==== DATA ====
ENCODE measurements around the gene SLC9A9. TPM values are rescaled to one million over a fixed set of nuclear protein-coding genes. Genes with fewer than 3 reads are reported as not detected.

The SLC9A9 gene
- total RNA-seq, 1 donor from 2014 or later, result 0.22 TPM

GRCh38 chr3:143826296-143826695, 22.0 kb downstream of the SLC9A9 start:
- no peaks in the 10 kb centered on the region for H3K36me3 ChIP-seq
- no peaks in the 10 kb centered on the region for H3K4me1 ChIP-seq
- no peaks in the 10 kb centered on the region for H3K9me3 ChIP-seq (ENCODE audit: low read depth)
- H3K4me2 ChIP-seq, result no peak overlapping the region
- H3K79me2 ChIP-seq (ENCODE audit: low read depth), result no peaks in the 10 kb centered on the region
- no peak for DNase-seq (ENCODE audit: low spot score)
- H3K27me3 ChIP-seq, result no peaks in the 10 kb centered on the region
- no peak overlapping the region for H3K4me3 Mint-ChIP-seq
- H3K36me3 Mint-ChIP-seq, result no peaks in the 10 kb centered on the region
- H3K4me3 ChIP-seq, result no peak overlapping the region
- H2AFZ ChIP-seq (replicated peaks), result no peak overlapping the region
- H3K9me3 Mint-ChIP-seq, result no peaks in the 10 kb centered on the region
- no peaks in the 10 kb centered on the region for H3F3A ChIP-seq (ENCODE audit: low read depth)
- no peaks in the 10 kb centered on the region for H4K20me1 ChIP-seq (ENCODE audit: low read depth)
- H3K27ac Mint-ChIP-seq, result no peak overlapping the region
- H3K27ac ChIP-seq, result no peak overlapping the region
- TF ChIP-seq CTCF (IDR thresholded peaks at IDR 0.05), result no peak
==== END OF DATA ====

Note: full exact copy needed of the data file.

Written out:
ENCODE measurements around the gene SLC9A9. TPM values are rescaled to one million over a fixed set of nuclear protein-coding genes. Genes with fewer than 3 reads are reported as not detected.

The SLC9A9 gene
- total RNA-seq, 1 donor from 2014 or later, result 0.22 TPM

GRCh38 chr3:143826296-143826695, 22.0 kb downstream of the SLC9A9 start:
- no peaks in the 10 kb centered on the region for H3K36me3 ChIP-seq
- no peaks in the 10 kb centered on the region for H3K4me1 ChIP-seq
- no peaks in the 10 kb centered on the region for H3K9me3 ChIP-seq (ENCODE audit: low read depth)
- H3K4me2 ChIP-seq, result no peak overlapping the region
- H3K79me2 ChIP-seq (ENCODE audit: low read depth), result no peaks in the 10 kb centered on the region
- no peak for DNase-seq (ENCODE audit: low spot score)
- H3K27me3 ChIP-seq, result no peaks in the 10 kb centered on the region
- no peak overlapping the region for H3K4me3 Mint-ChIP-seq
- H3K36me3 Mint-ChIP-seq, result no peaks in the 10 kb centered on the region
- H3K4me3 ChIP-seq, result no peak overlapping the region
- H2AFZ ChIP-seq (replicated peaks), result no peak overlapping the region
- H3K9me3 Mint-ChIP-seq, result no peaks in the 10 kb centered on the region
- no peaks in the 10 kb centered on the region for H3F3A ChIP-seq (ENCODE audit: low read depth)
- no peaks in the 10 kb centered on the region for H4K20me1 ChIP-seq (ENCODE audit: low read depth)
- H3K27ac Mint-ChIP-seq, result no peak overlapping the region
- H3K27ac ChIP-seq, result no peak overlapping the region
- TF ChIP-seq CTCF (IDR thresholded peaks at IDR 0.05), result no peak